1. It’s a good idea. This is based on personal experience: HMO run hospitals convince psych patients to sign themselves in and generally discharge them as soon as the hold is over to save money. My Living Will states that I am not to be asked to sign any documents unless I have been assessed by my therapist.

  2. I need to do the same.

  3. When I hear people describe the legal freedom they have to make interventions on behalf of people with stroke or age related dementia I think of all of the parents of kids with schizophrenia who watch helplessly as their children fall through the holes in our mental health system and die on our streets. I wish our culture would get a clue and understand that neurological damage happens and when it happens to young people it’s just as serious as when it happens t0 old ones.
    I’ve written a living will that clearly states that I revoke my right to refuse treatment should I ever become so symptomatic that I don’t know I’m ill.
    I’ve heard that if you write one in front of witnesses who attest that you are in sound mind that the law must honor it.
    I can’t think of anything worse than being ill so ill that you refuse treatment in a legal system that prefers to ignore the fact that your refusal to seek treatment is a symptom.

  4. Thank you for sharing, Robert.

  5. Thank you, Robert. I realize there are more than one perspectives.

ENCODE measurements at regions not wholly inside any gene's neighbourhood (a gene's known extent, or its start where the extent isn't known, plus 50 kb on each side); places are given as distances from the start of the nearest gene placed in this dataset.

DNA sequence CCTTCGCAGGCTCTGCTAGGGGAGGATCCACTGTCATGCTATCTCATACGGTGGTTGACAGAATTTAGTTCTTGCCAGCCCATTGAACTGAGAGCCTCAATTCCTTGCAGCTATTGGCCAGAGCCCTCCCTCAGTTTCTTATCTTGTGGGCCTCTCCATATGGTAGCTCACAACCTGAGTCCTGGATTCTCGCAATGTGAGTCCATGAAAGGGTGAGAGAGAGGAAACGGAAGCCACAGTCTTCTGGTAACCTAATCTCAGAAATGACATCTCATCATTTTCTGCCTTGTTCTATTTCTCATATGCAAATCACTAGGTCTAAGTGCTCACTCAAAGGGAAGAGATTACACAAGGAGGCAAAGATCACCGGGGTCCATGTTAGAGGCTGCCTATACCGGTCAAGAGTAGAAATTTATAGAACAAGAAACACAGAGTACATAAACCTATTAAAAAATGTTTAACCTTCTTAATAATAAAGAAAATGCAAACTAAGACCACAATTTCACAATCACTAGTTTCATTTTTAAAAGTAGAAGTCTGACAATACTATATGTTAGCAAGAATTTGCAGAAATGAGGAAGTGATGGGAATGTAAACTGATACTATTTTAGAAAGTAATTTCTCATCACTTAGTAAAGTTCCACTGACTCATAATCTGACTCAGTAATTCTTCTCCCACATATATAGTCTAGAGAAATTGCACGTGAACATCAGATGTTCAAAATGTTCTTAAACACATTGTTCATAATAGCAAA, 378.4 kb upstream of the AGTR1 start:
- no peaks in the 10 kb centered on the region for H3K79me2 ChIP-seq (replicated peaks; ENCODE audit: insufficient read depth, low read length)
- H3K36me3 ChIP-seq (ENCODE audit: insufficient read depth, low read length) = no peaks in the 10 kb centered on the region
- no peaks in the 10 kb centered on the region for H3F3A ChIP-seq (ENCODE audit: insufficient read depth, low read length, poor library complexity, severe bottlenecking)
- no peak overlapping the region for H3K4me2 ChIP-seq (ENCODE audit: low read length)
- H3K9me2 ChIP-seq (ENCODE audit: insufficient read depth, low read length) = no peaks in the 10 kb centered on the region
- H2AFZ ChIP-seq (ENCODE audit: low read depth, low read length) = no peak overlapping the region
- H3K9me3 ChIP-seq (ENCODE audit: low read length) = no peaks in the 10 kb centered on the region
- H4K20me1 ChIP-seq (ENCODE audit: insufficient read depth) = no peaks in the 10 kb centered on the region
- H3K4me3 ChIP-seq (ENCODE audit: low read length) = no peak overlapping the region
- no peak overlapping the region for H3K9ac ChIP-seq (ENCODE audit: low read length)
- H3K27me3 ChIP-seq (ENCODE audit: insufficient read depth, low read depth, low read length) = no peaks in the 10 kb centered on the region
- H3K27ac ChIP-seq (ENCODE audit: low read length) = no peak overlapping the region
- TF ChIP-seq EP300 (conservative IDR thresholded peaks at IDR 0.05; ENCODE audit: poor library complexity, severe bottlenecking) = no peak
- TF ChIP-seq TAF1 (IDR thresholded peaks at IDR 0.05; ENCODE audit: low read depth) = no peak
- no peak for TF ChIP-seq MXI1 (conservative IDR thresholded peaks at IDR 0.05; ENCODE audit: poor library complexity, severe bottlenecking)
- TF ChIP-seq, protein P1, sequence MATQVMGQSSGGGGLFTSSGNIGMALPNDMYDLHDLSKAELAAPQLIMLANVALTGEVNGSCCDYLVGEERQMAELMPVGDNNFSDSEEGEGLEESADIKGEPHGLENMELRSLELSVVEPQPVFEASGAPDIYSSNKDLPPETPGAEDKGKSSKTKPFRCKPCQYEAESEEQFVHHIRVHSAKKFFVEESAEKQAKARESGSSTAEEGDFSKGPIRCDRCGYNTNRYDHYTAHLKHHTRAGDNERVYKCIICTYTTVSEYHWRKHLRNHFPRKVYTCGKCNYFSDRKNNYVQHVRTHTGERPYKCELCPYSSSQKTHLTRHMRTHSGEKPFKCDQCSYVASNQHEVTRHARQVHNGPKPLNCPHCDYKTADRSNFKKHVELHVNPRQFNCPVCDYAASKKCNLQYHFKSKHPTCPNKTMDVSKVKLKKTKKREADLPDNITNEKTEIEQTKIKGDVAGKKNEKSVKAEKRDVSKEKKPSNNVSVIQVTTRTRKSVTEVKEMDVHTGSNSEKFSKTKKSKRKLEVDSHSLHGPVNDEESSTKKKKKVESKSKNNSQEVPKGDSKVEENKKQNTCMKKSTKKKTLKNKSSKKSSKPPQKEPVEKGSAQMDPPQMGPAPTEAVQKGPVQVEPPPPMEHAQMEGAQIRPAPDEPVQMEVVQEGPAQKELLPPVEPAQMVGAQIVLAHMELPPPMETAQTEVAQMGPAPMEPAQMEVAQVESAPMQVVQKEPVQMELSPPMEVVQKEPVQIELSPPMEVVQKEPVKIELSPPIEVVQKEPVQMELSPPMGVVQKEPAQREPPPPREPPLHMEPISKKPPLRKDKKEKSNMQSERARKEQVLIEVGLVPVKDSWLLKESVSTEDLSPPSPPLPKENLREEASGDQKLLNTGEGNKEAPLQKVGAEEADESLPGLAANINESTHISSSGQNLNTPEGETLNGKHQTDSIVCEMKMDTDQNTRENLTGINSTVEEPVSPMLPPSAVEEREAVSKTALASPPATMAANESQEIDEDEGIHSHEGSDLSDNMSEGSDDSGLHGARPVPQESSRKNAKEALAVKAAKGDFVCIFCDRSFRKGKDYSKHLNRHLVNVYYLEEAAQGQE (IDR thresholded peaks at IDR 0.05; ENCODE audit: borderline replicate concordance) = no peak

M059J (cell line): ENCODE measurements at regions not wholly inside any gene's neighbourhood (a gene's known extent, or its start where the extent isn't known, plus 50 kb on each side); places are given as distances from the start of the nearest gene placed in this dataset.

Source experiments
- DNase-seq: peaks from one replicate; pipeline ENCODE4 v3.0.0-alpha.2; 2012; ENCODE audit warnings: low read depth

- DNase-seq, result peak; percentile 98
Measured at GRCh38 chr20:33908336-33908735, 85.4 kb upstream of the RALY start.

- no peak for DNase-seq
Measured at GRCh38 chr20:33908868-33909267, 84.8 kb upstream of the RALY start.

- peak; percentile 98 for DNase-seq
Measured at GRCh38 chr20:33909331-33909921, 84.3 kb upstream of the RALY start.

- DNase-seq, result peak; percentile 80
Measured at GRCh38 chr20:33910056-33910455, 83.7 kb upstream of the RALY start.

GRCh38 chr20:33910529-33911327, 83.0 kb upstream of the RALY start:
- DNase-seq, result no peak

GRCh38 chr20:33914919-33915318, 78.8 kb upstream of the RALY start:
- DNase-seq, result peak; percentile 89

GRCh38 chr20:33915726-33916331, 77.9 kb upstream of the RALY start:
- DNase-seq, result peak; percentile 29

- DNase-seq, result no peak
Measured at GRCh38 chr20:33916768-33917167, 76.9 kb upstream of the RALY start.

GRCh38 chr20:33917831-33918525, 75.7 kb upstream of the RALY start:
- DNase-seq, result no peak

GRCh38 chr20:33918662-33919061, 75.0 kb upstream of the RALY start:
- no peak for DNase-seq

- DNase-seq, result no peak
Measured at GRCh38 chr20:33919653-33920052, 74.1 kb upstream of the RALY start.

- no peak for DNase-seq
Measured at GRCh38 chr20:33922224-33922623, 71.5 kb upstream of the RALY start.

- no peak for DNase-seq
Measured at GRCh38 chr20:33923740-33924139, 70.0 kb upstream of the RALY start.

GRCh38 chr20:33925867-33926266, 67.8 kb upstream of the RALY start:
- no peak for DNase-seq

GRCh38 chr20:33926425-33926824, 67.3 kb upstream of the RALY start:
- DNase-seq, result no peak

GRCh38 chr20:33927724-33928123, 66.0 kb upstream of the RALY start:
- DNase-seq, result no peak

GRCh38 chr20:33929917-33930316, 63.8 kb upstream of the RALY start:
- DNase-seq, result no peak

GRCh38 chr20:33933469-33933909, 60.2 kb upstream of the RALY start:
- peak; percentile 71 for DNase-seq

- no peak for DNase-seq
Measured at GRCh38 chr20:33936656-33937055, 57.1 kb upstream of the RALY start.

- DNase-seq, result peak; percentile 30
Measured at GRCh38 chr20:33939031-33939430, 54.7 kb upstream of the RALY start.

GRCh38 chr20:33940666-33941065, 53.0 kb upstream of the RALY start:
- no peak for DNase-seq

6. Reblogged this on Art by Rob Goldstein and commented:
    The heartbreaking reality of children who must survive alcoholic and emotionally abusive parents

  7. Thank you for this video Kitt.
    You make a compelling argument for intervening in the lives of a loved ones whose emotional and physical health is in decline but who have no insight into their illness.
    You have also expressed the heartbreaking reality of children who must survive alcoholic and emotionally abusive parents who have no insight into the damage they do.

  8. Very sweet, Kitt. Thanks. It seems we are all so much more alike than we realize. Your post spoke to me. ❤️

  9. Thank you. Sending mine 🙂

  10. She was SO wise to buy long term health care insurance. I don’t think that I can qualify for such due to bipolar. Major bummer.

  11. Thank you. That is exactly what I’m trying to do.

  12. Send you my love.

  13. Van, you are more than welcome to “ramble on here.” You are a friend, a member of this community. I am so sorry that you had those experiences as a child. So very painful. The pain remains even after decades, even after working so hard to overcome those early life experiences and messages. You have some compassion for your parents, even though you felt the pain of those hurtful messages and wondered decades later if your mother’s death was your fault. I send you my love.

  14. I hope I can be as strong as you when my mother’s health starts to fail…..I’m dreading it already – she’s 80. At least she bought long term health care insurance, & lives in a small apartment, but I know whatever happens, it will be extremely tough. XoXo

  15. Oh, Kitt, I’m so very sorry you’re going through this. It’s got to be difficult and bittersweet. Thankfully, your sister is there to lean on.
    Growing up with a dad who was bipolar (though he was never diagnosed at the time – this is my supposition looking back on all his behavior with an adult’s bp perspective), I always walked on eggshells never wanting to “set him off” during his mania phases.
    The important thing now, as I’m sure you know, is to take care of yourself through all of this. Be sure you make time to eat right, and to rest. And allow the staff at your parents’ facility take on the burden of their care. That’s what they’re there for.

  16. It’s the sense of helplessness (as you well know) that is one of the most difficult things to grapple with. I had hope for years but…..